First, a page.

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BizSense Beat: Nov. 3, 2023

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BizSense Beat is a weekly collaboration between VPM News and Richmond BizSense that brings you the top business stories during NPR's Morning Edition on Fridays.

Here’s a recap of the top stories for the week of Nov. 3, 2023:

Non-profit LISC pledges $50M match to double Richmond housing investment
Reported by Richmond Bizsense’s Jonathan Spiers

Richmond’s efforts to increase housing availability in the city is getting a funding boost from a national nonprofit.

City leaders announced Tuesday that Local Initiatives Support Corp. (LISC) has committed to matching Richmond’s investment of $50 million over the next five years to support income-based housing projects in the city. The match means a total investment of $100 million over the five years between the city and LISC.

Denise Scott, president of the New York-based nonprofit that has a Virginia office in Richmond, said LISC was motivated to provide the funding match after learning of the city’s recent designation of $10 million each year in the city’s five-year Capital Improvement Plan for projects to support lower-income housing.

GRTC to introduce larger, articulated buses on the Pulse line
Reported by Richmond Bizsense’s Jack Jacobs

More than five years after launching the Pulse, GRTC has a project in the works to introduce new, larger buses to the rapid-transit line.

The transit agency is planning to add four 60-foot-long articulated buses to the fleet dedicated to the Pulse, which runs from Rocketts Landing in Richmond to Willow Lawn in Henrico County.

These new vehicles are larger than GRTC’s current buses, and will bring increased per-vehicle capacity to the Pulse. GRTC anticipates the new buses, which are built on-demand by Canada-based New Flyer, will be on local roads in 2025, according to GRTC spokesman Henry Bendon.

The articulated buses, so named for the accordion-like joint in the middle of the bus that helps the long vehicles make turns, are expected to cost $1.1 million each.

The project is fueled by demand for the rapid-transit line, which opened in June 2018.

‘Neighborhood watering hole’ Franklin Inn changes hands
Reported by Richmond Bizsense’s Mike Platania

The Franklin Inn has changed hands for the second time in less than 10 years.

The restaurant at 800 Cleveland St. in the Museum District was sold last week to Thomas Jenkins for an undisclosed amount.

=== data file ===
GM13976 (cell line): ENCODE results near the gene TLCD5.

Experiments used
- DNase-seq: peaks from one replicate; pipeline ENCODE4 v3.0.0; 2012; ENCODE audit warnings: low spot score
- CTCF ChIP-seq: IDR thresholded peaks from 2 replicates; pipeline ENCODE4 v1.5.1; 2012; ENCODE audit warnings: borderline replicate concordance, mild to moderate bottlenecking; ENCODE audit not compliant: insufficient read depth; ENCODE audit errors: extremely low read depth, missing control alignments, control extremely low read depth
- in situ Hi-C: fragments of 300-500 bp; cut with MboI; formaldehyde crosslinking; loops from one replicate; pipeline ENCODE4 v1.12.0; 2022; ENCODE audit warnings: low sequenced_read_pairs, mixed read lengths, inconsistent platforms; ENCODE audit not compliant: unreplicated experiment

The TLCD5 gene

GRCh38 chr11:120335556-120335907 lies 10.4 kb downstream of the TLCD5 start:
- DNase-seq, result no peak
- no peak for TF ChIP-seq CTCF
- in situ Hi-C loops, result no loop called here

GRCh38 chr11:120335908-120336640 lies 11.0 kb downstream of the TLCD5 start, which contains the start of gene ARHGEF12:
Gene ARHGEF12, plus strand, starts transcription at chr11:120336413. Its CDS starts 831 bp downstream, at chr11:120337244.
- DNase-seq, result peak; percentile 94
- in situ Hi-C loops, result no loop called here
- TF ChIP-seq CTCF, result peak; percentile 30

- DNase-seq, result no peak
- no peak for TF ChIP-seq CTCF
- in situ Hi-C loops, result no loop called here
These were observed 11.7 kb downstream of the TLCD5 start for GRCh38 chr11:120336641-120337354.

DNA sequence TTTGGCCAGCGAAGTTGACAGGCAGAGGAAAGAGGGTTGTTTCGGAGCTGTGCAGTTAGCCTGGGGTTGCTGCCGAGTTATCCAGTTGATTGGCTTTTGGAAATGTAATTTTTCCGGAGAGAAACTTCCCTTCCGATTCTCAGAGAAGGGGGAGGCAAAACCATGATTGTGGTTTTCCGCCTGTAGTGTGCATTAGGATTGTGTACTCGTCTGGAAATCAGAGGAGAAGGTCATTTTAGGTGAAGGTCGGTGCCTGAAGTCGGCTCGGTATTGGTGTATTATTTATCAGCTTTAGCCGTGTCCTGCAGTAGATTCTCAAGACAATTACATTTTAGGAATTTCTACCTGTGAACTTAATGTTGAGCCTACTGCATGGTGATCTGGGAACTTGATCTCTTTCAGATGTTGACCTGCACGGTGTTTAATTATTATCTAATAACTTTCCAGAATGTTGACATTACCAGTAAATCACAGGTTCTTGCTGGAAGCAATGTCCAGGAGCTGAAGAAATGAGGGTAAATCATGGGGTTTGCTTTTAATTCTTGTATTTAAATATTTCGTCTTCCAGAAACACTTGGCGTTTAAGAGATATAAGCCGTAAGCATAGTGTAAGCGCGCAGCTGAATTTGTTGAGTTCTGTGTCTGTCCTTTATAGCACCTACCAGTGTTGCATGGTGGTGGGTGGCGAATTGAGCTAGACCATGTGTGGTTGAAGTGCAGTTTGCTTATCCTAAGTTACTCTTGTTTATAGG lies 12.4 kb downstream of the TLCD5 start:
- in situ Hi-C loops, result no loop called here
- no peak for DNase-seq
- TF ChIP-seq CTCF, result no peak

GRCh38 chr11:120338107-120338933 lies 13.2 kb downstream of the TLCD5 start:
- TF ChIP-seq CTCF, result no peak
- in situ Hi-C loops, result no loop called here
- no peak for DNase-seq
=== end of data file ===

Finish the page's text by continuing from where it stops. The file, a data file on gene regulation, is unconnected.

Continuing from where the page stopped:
Jenkins, a Hampton native who’s lived in Richmond for the last 35 years, said he’s leaving a career in the trucking and transportation industry, and that The Franklin Inn is the first restaurant he’s owned.

Jenkins bought the business and its equipment on Oct. 23 from Steven Gooch, who had owned the eatery since 2015.

Isley Brewing Company closes in Scott’s Addition, as owner is mum on its future
Reported by Richmond Bizsense’s Mike Platania

Scott’s Addition’s first brewery has tapped out of the neighborhood, though the company may not have served its last beer.

Isley Brewing Co. closed for business last weekend at its longtime home at 1715 Summit Ave. The closure came abruptly on Oct. 29, when it announced that day would be its “last day open in Scott’s Addition.”

Reached this week, owner Mike Isley said he couldn’t comment on the future of the brewery, citing a nondisclosure agreement. It’s unclear what that NDA is related to.

Whatever’s next for Isley, it’s likely to happen outside of Scott’s Addition as the brewery’s 4,500-square-foot space already has been leased. That’s according to the building’s owner, Charles Bice, who said Isley’s lease was up and a deal has already been inked with an unidentified tenant to take over the brewery space and a neighboring office building at 1707 Summit Ave.

Legend Brewing files to rezone its Manchester property, but says a move isn’t imminent
Reported by Richmond Bizsense’s Mike Platania

Despite having no plans to leave its Manchester home, the city’s oldest brewery is looking to reclassify its real estate as it keeps an eye to the future.

Legend Brewing Co. is seeking to rezone its property at 321 W. Seventh St., an effort its VP of operations Dave Gott said is preemptive and does not portend a future sale, move or shuttering of the brewery.

With potential neighborhood-wide rezonings coming to Manchester in the future, Gott said they want to get ahead of that and have some options and control over what could eventually be done on their site.

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